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When we first meet our new furry family members as young puppies or kittens, it is usually a happy and joyous time filled with smiles and laughter. As time moves on, we then watch them grow into adults with their own personalities and quirky behaviors. Too soon it seems, we are following our pets into their geriatric years with some expected and unexpected changes in health and lifestyle as they age. No matter what the age is of our family pets when it comes time to say goodbye, we always grieve the loss and wish for more time.
The Hospice Philosophy
A concept or way of thinking that has been well accepted in human medicine is the philosophy of hospice care for the patient with terminal or end of life issues. This patient centered ideology of switching from treating illness to focusing on comfort and pain relief has become more mainstream in the veterinary community over the past few years. Once we reach a point where medical intervention is not going to change a declining outcome, pet hospice can help provide increased quality to the time an animal has left with their family.
So What is Hospice?
As mentioned earlier, it is not a specific treatment but rather a philosophy that centers on comfort for both the patient and their family as the pet declines due to terminal or progressive illness. Even with a difficult diagnosis, it is possible to provide a period of pain relief, an opportunity to say goodbye, and counseling or support to help with grief and loss. With the help of your veterinarian, you can develop an individualized hospice plan specific for your pet’s needs. This should include realistic goals for comfort and quality of life, early decision making on what needs to be done if the pet is euthanized or passes on their own, and development of a support network among your veterinarian professionals and family members to help with difficult decision making and the grieving process to come.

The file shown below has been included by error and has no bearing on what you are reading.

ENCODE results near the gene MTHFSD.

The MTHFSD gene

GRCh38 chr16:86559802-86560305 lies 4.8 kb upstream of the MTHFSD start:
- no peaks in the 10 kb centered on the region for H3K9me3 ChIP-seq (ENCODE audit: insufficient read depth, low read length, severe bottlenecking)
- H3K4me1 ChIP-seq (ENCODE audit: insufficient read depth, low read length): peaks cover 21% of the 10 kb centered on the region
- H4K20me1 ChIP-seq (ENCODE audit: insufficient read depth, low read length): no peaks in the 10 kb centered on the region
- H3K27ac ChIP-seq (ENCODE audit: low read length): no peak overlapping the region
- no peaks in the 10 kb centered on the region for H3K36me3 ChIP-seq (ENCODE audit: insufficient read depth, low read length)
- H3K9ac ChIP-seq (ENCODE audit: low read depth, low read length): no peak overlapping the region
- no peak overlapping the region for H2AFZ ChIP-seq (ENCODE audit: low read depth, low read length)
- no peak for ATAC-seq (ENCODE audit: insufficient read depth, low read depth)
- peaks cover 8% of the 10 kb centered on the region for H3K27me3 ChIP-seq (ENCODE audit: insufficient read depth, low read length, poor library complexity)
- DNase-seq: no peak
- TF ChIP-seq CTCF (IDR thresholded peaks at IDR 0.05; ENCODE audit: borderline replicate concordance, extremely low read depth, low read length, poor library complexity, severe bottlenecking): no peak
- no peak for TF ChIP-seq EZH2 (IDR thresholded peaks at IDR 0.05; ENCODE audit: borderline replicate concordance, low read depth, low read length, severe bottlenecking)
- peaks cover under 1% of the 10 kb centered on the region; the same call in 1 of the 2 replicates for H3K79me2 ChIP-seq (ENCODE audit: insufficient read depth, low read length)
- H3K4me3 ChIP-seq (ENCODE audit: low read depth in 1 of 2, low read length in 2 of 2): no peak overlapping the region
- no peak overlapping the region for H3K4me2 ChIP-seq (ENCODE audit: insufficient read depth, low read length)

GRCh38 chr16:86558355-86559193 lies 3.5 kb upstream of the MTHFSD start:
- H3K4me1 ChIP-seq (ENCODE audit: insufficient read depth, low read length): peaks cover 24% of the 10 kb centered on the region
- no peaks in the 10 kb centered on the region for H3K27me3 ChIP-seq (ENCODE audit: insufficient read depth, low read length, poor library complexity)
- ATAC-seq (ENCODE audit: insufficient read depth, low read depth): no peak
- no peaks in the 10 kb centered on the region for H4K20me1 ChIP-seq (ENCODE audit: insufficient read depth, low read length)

What are Some Medical Interventions to Consider?
1. Pain Medication such as NSAIDs, Tramadol, and Pain Patches for short term but more intense pain relief
Day to Day Challenges During Pet Hospice
As a pet enters hospice, they will rely on their owners to manage their day to day needs including eliminations, sores or lesions if they are bed bound, and help with encouraging eating and drinking. Your veterinary professional will be able to help suggest any assisting products or environment changes that may be helpful with home care. The stress of caring for a declining dog or cat can be both physically and mentally exhausting. This is where a good support system is essential for pet owners. Our support network can lift us up in times of despair and bring us back down to reality when we need it.
That Difficult Decision
Euthanasia should be considered when the pain becomes unmanageable, a pet’s distress does not respond to any treatment, and/or the pet has started to disengage from their family and surroundings. Having a good relationship with your veterinarian and keeping an honest and open dialog about good days and bad days can help owners determine when it is time to consider this hard choice. Euthanasia is a difficult decision for everyone but can be a final gift of peace for a struggling animal. After a quick prick of a needle or catheter, the doctor will give an injection that will act like an anesthetic, essentially putting the mind to sleep before stopping the heart.
Keeping Our Pet’s Comfort at the Center of Our Choices
So consider pet hospice as an end-of-life option when faced with a diagnosis of a terminal disease or unmanageable condition. This philosophy is not about giving up on hope for your furry friend but rather, focusing on enjoying each day that you can spend together with comfort and love. Saying goodbye is always hard. There is no “right” or “wrong” way to do it as long as we keep our pet’s comfort and well-being at the center of our decisions.